Data structures or containers (e.g. HashMap, RedBlackTree, DoublyLinkedList) are used in almost every program. They offer a particular way of storing and organizing the data, so it can be used efficiently. Problems arise with complex queries on data, which require the functionality of different data structures on the same data. Typically, this is hard to achieve with standard data structure implementations, since each implementation controls its own data storage and organization.
The example bellow demonstrates a simple in-memory database that stores the information about the employees. In order to quickly query the employees by name and have an ordering over the saleries, at least two indexes are required (top image): one index for employees’ name, and another index for employees’ salary. This implementation is not optimal and requires more memory and larger access time. Slib Library compiles a fused data structure (bottom image) that is memory and access extremely efficient.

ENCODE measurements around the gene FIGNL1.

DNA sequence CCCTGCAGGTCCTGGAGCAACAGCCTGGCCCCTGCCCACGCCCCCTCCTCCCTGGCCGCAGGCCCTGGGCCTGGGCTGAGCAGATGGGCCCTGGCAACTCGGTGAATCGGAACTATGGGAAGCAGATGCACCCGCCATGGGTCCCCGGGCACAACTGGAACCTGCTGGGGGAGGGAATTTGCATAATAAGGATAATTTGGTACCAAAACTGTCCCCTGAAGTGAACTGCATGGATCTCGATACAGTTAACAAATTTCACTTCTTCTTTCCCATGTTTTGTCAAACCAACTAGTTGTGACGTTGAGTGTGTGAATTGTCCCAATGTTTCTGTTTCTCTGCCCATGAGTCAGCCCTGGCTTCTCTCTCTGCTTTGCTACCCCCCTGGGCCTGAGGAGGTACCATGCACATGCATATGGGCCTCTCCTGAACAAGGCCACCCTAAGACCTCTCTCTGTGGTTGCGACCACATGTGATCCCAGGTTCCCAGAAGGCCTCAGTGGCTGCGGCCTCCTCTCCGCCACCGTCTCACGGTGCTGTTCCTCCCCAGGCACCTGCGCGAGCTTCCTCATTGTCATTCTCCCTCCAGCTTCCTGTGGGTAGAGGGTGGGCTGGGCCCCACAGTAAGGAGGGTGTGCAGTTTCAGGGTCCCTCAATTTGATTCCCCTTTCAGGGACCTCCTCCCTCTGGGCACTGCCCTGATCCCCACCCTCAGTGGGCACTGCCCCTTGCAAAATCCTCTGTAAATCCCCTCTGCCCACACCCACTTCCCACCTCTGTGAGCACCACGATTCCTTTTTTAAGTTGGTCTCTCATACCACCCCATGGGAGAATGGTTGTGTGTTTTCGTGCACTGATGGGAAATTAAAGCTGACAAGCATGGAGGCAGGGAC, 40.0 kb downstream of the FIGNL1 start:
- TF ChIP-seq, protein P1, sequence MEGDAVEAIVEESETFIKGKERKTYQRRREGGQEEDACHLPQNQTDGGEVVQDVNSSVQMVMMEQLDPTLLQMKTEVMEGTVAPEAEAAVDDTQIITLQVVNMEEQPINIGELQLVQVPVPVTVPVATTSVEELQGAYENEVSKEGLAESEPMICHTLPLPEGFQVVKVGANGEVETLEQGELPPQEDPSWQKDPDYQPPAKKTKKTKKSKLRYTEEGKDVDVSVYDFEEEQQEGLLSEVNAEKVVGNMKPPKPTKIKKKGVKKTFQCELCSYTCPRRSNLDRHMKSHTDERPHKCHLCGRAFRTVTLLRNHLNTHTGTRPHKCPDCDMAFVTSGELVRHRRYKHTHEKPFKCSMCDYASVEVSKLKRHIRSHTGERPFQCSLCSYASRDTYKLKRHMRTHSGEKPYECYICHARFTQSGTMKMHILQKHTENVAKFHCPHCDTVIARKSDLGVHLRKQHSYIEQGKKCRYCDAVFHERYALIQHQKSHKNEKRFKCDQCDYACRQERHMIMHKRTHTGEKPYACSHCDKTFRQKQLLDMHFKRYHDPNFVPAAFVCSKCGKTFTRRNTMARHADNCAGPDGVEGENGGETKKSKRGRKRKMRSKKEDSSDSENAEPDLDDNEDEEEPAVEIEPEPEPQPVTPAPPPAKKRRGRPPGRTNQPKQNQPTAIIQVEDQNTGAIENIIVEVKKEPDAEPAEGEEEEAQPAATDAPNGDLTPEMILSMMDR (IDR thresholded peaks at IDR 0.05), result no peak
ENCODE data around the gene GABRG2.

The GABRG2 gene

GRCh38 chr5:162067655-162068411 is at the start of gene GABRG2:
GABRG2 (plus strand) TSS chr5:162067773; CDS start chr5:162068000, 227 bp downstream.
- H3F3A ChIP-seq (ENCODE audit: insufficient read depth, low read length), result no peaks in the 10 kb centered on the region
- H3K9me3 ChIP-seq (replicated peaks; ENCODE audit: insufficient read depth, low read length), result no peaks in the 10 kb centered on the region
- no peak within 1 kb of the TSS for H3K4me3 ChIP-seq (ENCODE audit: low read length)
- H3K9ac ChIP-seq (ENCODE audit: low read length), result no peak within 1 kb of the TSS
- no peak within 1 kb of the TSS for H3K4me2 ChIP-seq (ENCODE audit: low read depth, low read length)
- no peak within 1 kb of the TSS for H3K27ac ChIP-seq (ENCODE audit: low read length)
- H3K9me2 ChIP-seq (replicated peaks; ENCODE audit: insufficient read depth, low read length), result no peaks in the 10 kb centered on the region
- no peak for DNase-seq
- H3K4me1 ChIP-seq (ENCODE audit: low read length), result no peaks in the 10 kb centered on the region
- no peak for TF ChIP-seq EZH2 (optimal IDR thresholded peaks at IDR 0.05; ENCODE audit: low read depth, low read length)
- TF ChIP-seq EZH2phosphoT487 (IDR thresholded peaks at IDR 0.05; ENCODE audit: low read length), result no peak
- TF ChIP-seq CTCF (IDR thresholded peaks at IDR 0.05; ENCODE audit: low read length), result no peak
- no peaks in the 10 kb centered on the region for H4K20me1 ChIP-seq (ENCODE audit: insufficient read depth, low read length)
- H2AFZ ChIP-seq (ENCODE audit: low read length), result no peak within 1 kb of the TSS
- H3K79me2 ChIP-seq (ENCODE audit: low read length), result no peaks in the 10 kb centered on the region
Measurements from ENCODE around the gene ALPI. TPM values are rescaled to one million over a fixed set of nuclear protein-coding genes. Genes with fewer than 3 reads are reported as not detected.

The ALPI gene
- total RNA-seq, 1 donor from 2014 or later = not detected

The generic data structures are implemented as C header files that accept various parameters (preprocessor definitions), which completely specify the implementation of the fused data structure. The user defines these parameters in a separate header file and instantiates the data structure by including the declaration and implementation file of the data structure. After including these files, the user is provided with a set of C structures and functions, which implement the specific fused data structure.
Boost.Intrusive library addresses similar problems.